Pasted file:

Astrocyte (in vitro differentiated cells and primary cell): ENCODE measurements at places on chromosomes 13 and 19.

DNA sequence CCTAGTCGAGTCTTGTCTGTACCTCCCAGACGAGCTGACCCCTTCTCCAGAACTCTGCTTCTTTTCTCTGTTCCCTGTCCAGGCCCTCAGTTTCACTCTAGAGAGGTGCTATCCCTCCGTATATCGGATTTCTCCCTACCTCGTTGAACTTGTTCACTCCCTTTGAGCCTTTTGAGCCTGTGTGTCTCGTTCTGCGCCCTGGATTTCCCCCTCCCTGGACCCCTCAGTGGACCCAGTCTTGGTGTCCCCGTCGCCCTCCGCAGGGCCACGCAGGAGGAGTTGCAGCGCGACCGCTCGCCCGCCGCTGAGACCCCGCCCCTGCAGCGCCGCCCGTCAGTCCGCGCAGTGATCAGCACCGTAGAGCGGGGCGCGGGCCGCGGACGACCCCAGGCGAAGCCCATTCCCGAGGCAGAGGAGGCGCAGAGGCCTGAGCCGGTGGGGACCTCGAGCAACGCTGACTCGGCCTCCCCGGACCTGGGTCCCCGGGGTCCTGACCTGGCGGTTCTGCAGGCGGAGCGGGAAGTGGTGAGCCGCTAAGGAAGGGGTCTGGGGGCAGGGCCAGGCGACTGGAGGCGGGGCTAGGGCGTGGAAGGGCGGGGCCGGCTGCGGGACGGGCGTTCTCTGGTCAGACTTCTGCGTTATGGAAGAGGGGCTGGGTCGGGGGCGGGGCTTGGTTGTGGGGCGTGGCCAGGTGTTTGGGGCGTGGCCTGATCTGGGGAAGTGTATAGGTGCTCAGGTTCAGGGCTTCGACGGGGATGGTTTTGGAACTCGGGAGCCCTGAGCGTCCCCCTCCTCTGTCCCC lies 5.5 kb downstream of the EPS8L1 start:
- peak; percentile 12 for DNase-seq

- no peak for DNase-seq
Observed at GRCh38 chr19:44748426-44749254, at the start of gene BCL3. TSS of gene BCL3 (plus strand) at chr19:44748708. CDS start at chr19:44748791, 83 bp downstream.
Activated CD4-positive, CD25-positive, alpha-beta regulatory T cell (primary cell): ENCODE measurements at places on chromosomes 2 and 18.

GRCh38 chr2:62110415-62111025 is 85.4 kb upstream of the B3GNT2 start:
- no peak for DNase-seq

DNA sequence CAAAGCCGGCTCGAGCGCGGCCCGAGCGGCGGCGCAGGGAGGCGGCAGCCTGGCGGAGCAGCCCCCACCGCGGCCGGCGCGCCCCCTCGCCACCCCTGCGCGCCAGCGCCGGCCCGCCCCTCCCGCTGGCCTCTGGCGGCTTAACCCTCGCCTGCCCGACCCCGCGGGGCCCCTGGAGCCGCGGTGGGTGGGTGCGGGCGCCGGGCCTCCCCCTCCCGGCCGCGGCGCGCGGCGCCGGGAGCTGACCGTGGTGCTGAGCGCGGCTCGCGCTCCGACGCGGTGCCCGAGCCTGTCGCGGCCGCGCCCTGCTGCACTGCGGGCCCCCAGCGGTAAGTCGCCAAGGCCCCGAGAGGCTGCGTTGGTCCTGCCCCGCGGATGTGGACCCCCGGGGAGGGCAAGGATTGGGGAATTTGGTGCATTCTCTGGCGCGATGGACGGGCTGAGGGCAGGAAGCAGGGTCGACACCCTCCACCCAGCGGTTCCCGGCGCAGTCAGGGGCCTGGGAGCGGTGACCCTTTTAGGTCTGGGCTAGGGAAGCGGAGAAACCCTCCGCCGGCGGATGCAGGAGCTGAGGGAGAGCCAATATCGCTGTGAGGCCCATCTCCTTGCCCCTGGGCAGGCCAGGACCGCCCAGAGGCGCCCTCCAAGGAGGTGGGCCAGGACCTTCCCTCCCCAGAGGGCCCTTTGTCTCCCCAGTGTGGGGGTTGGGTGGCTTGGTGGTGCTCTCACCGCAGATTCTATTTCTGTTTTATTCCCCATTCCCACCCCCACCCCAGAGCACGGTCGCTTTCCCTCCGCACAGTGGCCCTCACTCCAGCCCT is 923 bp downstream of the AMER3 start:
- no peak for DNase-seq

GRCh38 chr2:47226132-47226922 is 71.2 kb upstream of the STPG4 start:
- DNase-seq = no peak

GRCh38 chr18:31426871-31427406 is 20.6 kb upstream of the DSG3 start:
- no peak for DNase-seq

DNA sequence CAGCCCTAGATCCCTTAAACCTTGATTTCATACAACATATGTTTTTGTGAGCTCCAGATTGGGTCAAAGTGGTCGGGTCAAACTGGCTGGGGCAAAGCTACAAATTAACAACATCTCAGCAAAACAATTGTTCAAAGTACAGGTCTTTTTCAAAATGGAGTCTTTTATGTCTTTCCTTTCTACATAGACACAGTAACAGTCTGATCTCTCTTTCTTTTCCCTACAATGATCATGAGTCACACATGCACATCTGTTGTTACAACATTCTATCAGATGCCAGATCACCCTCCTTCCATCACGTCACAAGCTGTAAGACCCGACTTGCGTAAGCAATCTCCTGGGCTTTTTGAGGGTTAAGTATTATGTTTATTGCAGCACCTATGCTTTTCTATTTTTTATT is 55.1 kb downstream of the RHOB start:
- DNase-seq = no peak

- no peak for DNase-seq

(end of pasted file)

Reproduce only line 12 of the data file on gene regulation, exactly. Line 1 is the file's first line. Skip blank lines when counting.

- DNase-seq = no peak